2 June 2024                                                                           St. Athanasius Lutheran Church

Pentecost 2                                                                                                                Vienna, VA 

 

Jesu Juva

 

“You Are Free in Christ”

Text: Mark 2:23-3:6; Deuteronomy 5:12-15

 

In the Name of Jesus. Amen

 

The Pharisees were very serious about keeping the Sabbath. You cannot hear the Holy Gospel we heard this morning without learning that or being reminded of that. They were keepers of the Sabbath, and wanted everyone else to be, too.

 

The question is: What does that mean? What does it mean to observe the Sabbath day, to keep it holy, and to do no work on it?

 

Well, to observe a day means to set it aside as special. We observe, for example, birthdays and holidays - we set those days aside as different, as special. We circle those boxes on our calendar. Sometimes we count down the days until those special days arrive. Because they’re not like all the other days, and we don’t want them to be. We have special food, we do special things, to mark those days. We celebrate on those kinds of days, and they give us joy. That’s the easy question to answer. The Sabbath was to be set aside as a special day.

 

The little harder question is: What does it mean to do no work on the Sabbath? What is work? What constitutes work? Is work just what you do for a living, or more than that? And if more, how much more? To Pharisees very serious about keeping the Sabbath, these were important questions. So, for example, if you’re walking, how far can you walk before a comfortable stroll becomes work? If you’re lifting something up, what’s the difference between lifting a coffee cup and lifting a sack of cement? And these kinds of questions weren’t just important to the Pharisees, but also to the people who listened to the Pharisees and wanted to do the right thing. They wanted to know: What can we do? What can we not do? Be specific. Give us a list.

 

So the Pharisees created such a list. A list of a whole bunch of specifics that became, in effect, new laws for the people to keep. And one of those was about plucking heads of grain on the Sabbath. That was considered harvesting. And harvesting is work, isn’t it? Harvesting is a job. Harvesting is how some people make a living. So you cannot do that on the Sabbath. So when the Pharisees see Jesus and His disciples doing that - even if it was simply to eat, because they were hungry - they take issue with that. Point it out. They’re working! They’re harvesting. They’re breaking the commandment.

 

Notice what has happened here! The reason for this commandment that we heard in the reading from Deuteronomy was that you shall remember that you were a slave in the land of Egypt, and the Lord your God brought you out from there with a mighty hand and an outstretched arm. The people were to remember that they were slaves, but now they were not slaves, because of what the Lord had done for them. Something that should give them joy.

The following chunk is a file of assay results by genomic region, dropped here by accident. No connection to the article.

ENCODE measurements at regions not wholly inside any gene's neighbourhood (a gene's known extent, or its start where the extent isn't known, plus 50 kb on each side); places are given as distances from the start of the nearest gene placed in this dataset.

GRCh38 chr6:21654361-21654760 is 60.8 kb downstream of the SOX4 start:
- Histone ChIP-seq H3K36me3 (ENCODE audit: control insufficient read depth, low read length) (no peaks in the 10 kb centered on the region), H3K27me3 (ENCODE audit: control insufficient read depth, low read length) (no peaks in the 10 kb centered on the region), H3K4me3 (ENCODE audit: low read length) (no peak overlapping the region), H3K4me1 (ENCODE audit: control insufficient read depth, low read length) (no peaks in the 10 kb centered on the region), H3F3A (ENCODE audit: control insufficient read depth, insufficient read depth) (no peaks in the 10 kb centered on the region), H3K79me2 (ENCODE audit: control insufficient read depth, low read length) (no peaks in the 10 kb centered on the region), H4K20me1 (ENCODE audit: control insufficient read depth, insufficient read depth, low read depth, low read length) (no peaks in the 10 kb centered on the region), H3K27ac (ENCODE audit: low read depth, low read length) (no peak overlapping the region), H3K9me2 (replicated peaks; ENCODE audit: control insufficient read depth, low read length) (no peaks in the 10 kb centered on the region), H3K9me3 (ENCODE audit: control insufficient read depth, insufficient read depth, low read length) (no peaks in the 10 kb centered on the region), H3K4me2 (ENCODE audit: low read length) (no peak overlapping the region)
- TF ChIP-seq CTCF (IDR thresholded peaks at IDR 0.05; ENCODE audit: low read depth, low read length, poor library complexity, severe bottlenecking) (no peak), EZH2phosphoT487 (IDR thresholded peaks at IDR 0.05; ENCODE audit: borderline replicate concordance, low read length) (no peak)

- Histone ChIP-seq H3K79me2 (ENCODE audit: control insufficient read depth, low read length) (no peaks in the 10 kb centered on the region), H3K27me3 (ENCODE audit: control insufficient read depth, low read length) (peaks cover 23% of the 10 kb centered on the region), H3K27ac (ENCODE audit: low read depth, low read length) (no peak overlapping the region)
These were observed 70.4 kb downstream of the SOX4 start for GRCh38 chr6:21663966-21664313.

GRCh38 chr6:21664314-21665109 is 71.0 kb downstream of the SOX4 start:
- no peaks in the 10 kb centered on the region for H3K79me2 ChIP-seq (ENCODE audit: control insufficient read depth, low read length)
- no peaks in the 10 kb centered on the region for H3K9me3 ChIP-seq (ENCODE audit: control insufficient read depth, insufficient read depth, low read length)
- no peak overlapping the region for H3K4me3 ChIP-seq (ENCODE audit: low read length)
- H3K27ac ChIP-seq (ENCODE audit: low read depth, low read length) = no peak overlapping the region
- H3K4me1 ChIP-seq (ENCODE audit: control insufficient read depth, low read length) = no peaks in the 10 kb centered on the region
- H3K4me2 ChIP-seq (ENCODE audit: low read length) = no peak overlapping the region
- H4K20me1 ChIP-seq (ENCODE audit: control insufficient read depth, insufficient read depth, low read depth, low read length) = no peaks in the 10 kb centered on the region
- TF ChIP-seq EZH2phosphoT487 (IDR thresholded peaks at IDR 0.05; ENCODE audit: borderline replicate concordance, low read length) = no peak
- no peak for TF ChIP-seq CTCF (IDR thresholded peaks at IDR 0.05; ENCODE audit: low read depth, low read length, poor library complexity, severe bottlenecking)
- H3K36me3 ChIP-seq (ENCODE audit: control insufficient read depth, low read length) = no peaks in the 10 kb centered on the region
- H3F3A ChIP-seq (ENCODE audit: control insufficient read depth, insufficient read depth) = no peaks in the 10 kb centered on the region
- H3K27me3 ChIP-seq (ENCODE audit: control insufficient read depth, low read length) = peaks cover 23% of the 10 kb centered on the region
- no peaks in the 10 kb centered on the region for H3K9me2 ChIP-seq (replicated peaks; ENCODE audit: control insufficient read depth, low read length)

But with this another question arises: What does it mean to remember? If you’ve been in my catechesis or my Bible Classes, you’ve heard me say that in Bible times, to remember was not just a mental thing. That’s what it is for us; that’s how we think of it. Either something comes to mind (we remember), or we forget. But back in Bible times, it was more than that - it was an action word. To remember meant to call to mind AND to do something. And my favorite example of that is when the thief on the cross next to Jesus asked Jesus as he was dying: remember me when you come into your kingdom (Luke 23:42). He wasn’t asking for Jesus to just think nice thoughts of him! He wanted Jesus to remember him by doing something for him - take him there, too!

 

So how would one remember that you were a slave in Egypt? What doing would that remembering entail? Well, what you would do is go to church, hear the Word of the Lord that spoke of that rescue, all that the Lord had done, and rejoice in Him by thanking and praising Him. You would thank and praise Him that you were no longer a slave, that you were not enslaved to your work, but since you were set free, you could take this day to not work, to set aside your work and set aside this day as different, and hear of all that God had done for you, and was still doing for you. And so it would be a day of joy. Or that was how it was meant to be . . .

 

But notice what had happened. With all their rules and laws, the Pharisees and those who followed them and thought like them were not slaves to their work - they became slaves to their not working! Instead of the Sabbath being a day of freedom, they were slaves to the Sabbath laws. And instead of it being a day of joy, it became a day of fear - fear of breaking one of their laws. What happened was that instead of freedom, they had traded one slavery for another.

 

That’s why when Jesus asks them a “freedom question” about the Sabbath, a question they didn’t have a rule for, whether it was lawful to heal a man and set him free from his malady on the Sabbath, they had no answer. It confused them! They couldn’t think this way. Truth is, this is exactly what the Sabbath was for! To remember the freeing work of the Lord and in Jesus, to see it happening again.